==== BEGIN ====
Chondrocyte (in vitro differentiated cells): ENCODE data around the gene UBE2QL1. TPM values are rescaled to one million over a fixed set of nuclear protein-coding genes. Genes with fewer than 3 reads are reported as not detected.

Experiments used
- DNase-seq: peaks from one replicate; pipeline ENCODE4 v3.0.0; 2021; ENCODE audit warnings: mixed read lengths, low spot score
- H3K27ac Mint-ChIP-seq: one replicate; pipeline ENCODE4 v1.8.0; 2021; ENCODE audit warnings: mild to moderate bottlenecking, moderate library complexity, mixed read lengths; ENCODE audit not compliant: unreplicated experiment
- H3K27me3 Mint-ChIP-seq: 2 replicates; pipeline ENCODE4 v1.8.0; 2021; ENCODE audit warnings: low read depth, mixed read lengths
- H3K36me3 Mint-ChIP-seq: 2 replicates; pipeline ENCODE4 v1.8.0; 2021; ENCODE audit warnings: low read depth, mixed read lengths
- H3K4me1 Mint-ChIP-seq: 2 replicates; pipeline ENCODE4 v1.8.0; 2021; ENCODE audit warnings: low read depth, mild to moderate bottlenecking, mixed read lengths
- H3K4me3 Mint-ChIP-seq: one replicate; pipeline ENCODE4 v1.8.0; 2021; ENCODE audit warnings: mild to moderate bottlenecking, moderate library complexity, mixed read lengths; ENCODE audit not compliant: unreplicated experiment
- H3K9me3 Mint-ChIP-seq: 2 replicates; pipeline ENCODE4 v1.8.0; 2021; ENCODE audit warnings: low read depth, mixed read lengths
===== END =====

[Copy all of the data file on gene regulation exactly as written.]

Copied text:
Chondrocyte (in vitro differentiated cells): ENCODE data around the gene UBE2QL1. TPM values are rescaled to one million over a fixed set of nuclear protein-coding genes. Genes with fewer than 3 reads are reported as not detected.

Experiments used
- DNase-seq: peaks from one replicate; pipeline ENCODE4 v3.0.0; 2021; ENCODE audit warnings: mixed read lengths, low spot score
- H3K27ac Mint-ChIP-seq: one replicate; pipeline ENCODE4 v1.8.0; 2021; ENCODE audit warnings: mild to moderate bottlenecking, moderate library complexity, mixed read lengths; ENCODE audit not compliant: unreplicated experiment
- H3K27me3 Mint-ChIP-seq: 2 replicates; pipeline ENCODE4 v1.8.0; 2021; ENCODE audit warnings: low read depth, mixed read lengths
- H3K36me3 Mint-ChIP-seq: 2 replicates; pipeline ENCODE4 v1.8.0; 2021; ENCODE audit warnings: low read depth, mixed read lengths
- H3K4me1 Mint-ChIP-seq: 2 replicates; pipeline ENCODE4 v1.8.0; 2021; ENCODE audit warnings: low read depth, mild to moderate bottlenecking, mixed read lengths
- H3K4me3 Mint-ChIP-seq: one replicate; pipeline ENCODE4 v1.8.0; 2021; ENCODE audit warnings: mild to moderate bottlenecking, moderate library complexity, mixed read lengths; ENCODE audit not compliant: unreplicated experiment
- H3K9me3 Mint-ChIP-seq: 2 replicates; pipeline ENCODE4 v1.8.0; 2021; ENCODE audit warnings: low read depth, mixed read lengths